A Scriptural Look at Creating an Accessible Church (Part III of III)
February 17, 2021
Updated March 8, 2021
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As a young teenager, when I believed in Jesus Christ as my Savior and was baptized, my church gave me a Bible with typical print that was too small for me to read even with glasses. They probably did not know large print existed and neither did I. It was 12 years later, by the grace of the Lord, that I discovered a larger print Bible and became an avid Bible reader.
I pray you bear with me a little as I briefly share some of what I read since that discovery and what I think it means.
Deuteronomy 22:8, When you build a house, you shall make a parapet for your roof, that you may not bring the guilt of blood upon your house if anyone should fall from it. (ESV).
In most places today it is law and common sense to put up safety rails on a high porch. It is from the Bible that we learn to be responsible for what we build and create (see also Matt 25:40; Phil.2:4; and Rom. 15:1). Many well-known, reasonable precautions exist to guard against the potential for causing or allowing harm to others. Excluding people from church is harming them.
Hebrews 12:13, Make level paths for your feet, so that the lame may not be disabled, but rather healed. (NIV).
It is from the Bible that we learn people may have impairments, but their interactions with certain environments are what create disability. Today we have control over the environments we create with our information and communication technology. We can easily learn why and how to use our tools to set-up church to include instead of exclude, to heal instead of harm people.
Romans 13:10, Love does no wrong to a neighbor.
The Royal Law of Love includes not excluding our neighbors from the message of eternal life or Christian fellowship. Changing our habitual misuse of computers so as to include those who can see, read, or hear somewhat, but not well, is not a separate "disability" ministry. It is our routine responsibility. The Bible teaches us not to harm or disable people in the first place.
Luke 6:32, If you love those who love you, what credit is that to you? Even sinners love those who love them.
Most groups, Christian or not, will take care of their own when there is a need. Most churches will help someone who they know needs help or who requests help, but people with a hidden impairment are not likely to ask for help. They participate less or not at all and leave. A more excellent way is available to us with our computers. We can set up church to be more accessible.
We can set up and use our communication technology to regularly reach more of the 1.5 billion people of all ages at home and abroad who do not see, hear, or read well. For many of these people it is just obvious when a church is not accessible. They see the signs, print notices, books, bulletins, name tags, screens, or try to listen to a sound system that does not have a hearing loop or is too loud and they know whether or not a sanctuary is accessible. Having our messages accessible to the general public will help fulfill the Church’s mission.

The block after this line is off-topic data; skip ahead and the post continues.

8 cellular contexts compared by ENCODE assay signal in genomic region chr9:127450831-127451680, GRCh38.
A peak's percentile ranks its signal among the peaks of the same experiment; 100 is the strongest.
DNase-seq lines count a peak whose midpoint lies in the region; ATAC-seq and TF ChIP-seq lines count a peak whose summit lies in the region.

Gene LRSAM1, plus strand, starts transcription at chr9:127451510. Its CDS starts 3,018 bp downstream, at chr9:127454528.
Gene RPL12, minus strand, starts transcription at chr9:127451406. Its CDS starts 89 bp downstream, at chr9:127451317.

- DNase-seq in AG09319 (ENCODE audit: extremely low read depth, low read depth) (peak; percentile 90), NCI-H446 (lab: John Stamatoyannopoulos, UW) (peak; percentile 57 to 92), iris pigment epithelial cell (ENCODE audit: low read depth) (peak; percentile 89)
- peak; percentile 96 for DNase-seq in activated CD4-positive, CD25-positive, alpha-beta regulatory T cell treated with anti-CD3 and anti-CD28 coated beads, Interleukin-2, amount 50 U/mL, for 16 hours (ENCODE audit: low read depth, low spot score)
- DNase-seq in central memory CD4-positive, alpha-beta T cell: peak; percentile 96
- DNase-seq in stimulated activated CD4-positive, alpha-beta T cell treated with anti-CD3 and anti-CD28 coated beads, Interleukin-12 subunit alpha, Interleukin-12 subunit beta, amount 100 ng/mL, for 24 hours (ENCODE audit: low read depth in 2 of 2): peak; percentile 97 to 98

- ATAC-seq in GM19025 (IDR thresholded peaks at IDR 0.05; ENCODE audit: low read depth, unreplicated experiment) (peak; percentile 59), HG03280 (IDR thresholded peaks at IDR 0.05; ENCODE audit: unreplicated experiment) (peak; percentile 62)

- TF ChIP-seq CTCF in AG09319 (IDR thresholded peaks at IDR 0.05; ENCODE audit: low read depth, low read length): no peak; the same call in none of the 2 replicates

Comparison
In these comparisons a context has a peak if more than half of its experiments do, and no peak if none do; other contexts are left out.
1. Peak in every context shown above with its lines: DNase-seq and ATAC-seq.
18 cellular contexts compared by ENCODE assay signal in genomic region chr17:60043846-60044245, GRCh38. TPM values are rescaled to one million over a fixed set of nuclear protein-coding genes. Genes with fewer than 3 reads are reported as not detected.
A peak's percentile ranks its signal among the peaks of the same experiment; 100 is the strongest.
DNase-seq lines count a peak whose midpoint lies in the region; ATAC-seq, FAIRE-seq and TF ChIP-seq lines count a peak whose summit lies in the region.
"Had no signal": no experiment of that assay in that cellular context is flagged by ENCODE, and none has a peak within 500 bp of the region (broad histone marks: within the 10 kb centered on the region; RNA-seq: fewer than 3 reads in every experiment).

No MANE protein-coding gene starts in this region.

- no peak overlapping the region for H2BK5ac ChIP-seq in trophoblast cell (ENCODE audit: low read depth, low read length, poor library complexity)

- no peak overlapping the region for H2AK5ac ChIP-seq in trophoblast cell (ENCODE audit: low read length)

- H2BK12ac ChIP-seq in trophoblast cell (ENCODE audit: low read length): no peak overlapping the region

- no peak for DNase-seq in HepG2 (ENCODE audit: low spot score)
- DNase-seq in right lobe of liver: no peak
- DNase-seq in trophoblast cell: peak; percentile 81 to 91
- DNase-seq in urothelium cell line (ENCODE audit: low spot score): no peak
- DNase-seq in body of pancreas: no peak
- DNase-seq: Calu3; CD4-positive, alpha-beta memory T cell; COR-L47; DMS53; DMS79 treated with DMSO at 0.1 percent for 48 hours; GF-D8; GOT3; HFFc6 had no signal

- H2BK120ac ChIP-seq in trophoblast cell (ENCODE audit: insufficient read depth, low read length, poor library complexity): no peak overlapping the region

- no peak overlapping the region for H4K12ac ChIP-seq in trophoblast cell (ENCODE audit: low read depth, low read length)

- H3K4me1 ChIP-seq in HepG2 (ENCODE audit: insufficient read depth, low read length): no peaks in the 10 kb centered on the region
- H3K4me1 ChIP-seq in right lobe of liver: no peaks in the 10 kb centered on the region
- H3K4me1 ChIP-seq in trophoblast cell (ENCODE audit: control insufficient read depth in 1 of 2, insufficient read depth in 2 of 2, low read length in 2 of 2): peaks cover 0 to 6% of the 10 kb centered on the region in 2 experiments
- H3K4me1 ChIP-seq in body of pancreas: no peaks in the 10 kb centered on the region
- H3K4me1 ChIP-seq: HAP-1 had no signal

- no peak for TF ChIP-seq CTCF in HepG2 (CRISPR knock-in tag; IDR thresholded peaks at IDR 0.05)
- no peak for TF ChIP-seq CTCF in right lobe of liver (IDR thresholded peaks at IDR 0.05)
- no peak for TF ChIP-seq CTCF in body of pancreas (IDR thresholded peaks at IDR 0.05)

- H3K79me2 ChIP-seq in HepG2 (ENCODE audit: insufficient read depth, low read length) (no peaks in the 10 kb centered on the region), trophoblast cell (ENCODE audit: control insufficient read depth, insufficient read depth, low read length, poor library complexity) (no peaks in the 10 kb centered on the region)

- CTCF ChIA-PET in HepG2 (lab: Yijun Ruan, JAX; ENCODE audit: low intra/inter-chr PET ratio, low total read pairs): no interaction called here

Proverbs 3:27, Do not withhold good from those to whom it is due, when it is in your power to do it.
Not all churches have the resources to reach everyone and some people are not easy to reach. Today we have the power to reach many more people by how we use our information and communication technology tools. We can remove barriers use universal design and always have alternatives available. The information on how to do this is readily available on the Internet (see ada.gov and other sites).
Accessible use of our communication technology is essential for participation in the Word, worship, fellowship, and service. To paraphrase the Apostle Paul from 1 Cor. 14:9, 23, if technology makes a message unintelligible to some people, how will they know what is being said? Will they not say you are out of your minds?
Can we have the mind of Christ? The Church’s mission is to communicate the Gospel in word and in deed. When we misuse our information and communication technology we fail at both. Let us instead fully comply with the ADA to reach more of those who need to see, hear, understand and respond to our Lord Jesus Christ,
Matthew 11: 28-30, Come to me, all you who are weary and burdened, and I will give you rest. Take my yoke upon you and learn from me, for I am gentle and humble in heart, and you will find rest for your souls. For my yoke is easy and my burden is light.
Accessibility Audit of Church Use of Information and Communication Technology
Note: Technology is a large and changing area itself. Other barriers exist, such as architectural issues. Those need a separate accessibility audit.
See all three new articles:
Dr. John Jay Frank
Dr. Frank, an ordained minister of the Gospel and a research scientist for many years, authored a multi-year, federally funded, three volume research project on the impact of the Americans With Disabilities Act (ADA). In these three new articles, he focuses on church denominations which, in all their portions, voluntarily chose to fully comply with the ADA.
To learn more, go to www.minstrelmissions.com. Click on the book’s picture to read the Preface, TOC and Introduction to, Turning Barriers Into Bridges, and, Come, Worship In Spirit and In Truth, both books are written by John Jay Frank (the view more tab leads to the amazon.com page). Questions or comments? Contact [email protected].
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